Does Anyone Do Hustle Anymore?

#61
Ok. Yanking arms in "Hustle" is *NOT* real Hustle.

I hate hustle. Hustle is PASSE`! Over!

Even though I loved disco in its era, and wanted to dance hustle then,
I don't see any reason to keep it alive now. It's dated. And I've been hurt having my arms yanked around, while the guy just stands there!

West Coast Swing, OTOH,suits many tempos of music and is fun, and the woman has the freedom to play which she doesn't have in other dances.
I just had to respond to this one. Whoever you were dancing hustle with must not have been dancing REAL Hustle, certainly not if they were yanking your arms out of your socket.

ITA that many of the experienced "Westies" in my down think there isn't that much interest or demand for Hustle. And the only apparent demand for Hustle content (music requests at dances, or lesson requests) seems to be generation based. But sadly those amongst the older crowd who want more hustle base their demaind upon music from the DISCO era, and is also unfortunately accompanied by a misplaced notion that Hustle can only be danced to songs at 120+ bpm.

The real truth is that modern Hustle, and by THAT I mean the kind of Hustle it takes to win at the World Hustle Championships, is ideally danced to slower music and does not involve any pain/torture/arm yanking/discomfort on the part of either dancer, particularly the follower.

Hustle, when done well, is smooth, flowing, appears almost effortless in execution, and most importantly, is very attractive to look at.

Really good Hustle dancers, particularly the followers, are very selective on who they agree to dance Hustle with at a social dance. They typically only want to dance with good Hustle dancers who have been trained correctly. And they will always REFUSE to dance with those leaders who have been poorly taught or who have this horrible notion that "Hustle" must be danced to ultra fast music or involves any form of abusive arm work.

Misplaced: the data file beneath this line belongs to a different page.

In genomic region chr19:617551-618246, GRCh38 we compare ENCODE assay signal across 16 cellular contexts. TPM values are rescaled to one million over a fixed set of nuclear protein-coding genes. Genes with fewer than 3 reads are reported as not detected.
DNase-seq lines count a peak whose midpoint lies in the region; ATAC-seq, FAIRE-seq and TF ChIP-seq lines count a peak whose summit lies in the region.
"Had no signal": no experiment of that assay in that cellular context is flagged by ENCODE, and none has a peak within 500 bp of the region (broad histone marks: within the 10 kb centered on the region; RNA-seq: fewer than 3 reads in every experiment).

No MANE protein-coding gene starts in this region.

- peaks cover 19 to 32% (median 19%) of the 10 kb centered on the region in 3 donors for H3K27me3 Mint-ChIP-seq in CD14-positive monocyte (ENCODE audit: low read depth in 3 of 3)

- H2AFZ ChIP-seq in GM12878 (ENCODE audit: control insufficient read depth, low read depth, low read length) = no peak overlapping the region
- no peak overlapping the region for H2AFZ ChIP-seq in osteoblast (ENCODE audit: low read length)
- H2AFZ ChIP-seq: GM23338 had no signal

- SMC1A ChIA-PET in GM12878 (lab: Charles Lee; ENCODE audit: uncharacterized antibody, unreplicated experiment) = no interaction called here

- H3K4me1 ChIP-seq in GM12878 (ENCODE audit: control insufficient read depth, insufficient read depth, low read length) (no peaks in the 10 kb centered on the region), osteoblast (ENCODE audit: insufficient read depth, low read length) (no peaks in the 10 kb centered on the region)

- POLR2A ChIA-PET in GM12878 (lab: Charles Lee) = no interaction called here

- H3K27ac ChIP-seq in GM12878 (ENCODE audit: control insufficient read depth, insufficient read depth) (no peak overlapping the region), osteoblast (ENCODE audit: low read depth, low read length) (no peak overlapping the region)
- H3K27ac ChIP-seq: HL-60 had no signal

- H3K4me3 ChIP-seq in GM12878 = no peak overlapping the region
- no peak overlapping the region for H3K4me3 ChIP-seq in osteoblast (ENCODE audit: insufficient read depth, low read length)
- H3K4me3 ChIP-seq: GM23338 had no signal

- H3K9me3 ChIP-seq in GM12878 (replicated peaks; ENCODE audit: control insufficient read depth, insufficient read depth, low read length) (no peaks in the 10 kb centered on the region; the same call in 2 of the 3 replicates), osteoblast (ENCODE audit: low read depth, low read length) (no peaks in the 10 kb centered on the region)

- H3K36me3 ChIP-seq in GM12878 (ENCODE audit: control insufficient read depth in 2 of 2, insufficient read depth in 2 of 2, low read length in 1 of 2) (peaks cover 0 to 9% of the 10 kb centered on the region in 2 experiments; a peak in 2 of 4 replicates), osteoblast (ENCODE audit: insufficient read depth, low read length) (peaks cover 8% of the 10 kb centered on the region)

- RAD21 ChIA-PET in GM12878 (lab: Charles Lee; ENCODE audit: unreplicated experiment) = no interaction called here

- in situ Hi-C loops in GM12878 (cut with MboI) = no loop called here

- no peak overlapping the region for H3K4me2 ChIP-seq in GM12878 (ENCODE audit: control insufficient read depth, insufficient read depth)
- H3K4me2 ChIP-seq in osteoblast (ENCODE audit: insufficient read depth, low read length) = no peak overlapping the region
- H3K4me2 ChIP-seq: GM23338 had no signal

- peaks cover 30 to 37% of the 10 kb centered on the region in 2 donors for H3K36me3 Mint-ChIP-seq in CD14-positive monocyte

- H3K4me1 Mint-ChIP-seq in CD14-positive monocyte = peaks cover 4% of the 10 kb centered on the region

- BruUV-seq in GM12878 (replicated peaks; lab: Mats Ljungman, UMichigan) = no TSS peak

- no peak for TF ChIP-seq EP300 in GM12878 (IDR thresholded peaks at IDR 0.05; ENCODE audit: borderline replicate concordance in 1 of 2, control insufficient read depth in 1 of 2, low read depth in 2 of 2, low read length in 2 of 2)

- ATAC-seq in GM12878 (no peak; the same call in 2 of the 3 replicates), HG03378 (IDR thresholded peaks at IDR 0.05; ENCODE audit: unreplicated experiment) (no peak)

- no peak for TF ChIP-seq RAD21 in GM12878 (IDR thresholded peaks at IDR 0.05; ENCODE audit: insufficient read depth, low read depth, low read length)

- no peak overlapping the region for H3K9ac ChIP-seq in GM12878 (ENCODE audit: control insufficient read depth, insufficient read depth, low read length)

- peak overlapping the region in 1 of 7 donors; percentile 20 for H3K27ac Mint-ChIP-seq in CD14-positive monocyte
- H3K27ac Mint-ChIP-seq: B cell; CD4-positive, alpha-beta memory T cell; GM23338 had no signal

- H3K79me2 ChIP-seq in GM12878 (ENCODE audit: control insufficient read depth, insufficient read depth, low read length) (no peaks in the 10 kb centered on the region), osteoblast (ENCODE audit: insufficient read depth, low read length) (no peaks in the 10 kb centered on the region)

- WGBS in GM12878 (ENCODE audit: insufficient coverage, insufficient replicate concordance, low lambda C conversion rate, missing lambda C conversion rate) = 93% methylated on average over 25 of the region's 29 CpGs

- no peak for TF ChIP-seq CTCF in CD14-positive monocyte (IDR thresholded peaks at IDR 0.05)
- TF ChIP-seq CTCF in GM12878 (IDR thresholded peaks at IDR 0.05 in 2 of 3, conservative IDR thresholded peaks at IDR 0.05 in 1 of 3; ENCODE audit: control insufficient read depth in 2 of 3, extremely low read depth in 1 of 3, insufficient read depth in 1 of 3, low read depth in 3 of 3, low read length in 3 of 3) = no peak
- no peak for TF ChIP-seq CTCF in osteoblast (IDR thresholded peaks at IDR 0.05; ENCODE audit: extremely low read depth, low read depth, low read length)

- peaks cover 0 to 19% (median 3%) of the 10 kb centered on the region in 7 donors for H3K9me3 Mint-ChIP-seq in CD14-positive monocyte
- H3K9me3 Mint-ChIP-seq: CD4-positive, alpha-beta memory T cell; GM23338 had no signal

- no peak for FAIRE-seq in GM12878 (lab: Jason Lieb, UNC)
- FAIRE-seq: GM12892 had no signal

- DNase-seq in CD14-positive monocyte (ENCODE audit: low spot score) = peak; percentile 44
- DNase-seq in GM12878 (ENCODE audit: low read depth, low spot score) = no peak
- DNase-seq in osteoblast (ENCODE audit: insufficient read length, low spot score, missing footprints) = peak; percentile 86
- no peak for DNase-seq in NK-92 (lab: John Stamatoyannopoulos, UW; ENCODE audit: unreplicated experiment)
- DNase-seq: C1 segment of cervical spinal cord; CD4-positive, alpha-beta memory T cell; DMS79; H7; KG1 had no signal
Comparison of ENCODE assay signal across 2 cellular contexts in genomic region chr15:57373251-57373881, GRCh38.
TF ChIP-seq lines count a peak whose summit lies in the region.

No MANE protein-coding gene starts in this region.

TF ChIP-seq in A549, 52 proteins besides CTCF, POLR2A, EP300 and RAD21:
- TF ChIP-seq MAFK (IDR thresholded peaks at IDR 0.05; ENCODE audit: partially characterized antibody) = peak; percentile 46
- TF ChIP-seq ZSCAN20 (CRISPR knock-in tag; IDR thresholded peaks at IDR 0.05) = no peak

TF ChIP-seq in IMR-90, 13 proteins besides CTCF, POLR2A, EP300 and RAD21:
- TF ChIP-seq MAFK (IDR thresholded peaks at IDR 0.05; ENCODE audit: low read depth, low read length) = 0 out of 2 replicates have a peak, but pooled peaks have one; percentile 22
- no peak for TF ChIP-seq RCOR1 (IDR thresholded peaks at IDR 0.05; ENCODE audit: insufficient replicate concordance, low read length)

#62
Thanks for the input so far - I would expect that the folks on this forum know a lot of dances, hustle being one. But I guess what I was trying ask is, what is your opinion of hustle's appeal to a new/non dancer, or its growth potential compared to other dances, especially salsa or WCS?
I cannot address the growth potential, but I can at least give the feedback that in my local Swing dance scene (which is quite small compared to the big metropolitan hubs) there is a handful of Gen Y'ers who like getting up and dancing to recognizable contemporary (i.e, not 70s/80s old skool) Hustle songs when played. Then again, we've been fortunate to have a local Hustle instructor who has placed in the top ranks several times at the World Hustle Championships... :cheers: and he has had quite an impact on local interest.

Even so, once again I cant help but agree that compared to the Westie contingent, most in the local dance scene prefer West Coast dancing over Hustle dancing anyday. That's just the facts of life.
 

Steve Pastor

Moderator
Staff member
#63
Welcome, I-Man.
Last weekend one of my friends (and we aren't kids, that's for sure) said that she and a friend had been doing hustle at the CW place, and she really liked it. She will NOT do WCS, however, and the only time she did it was in a performance.
 
#64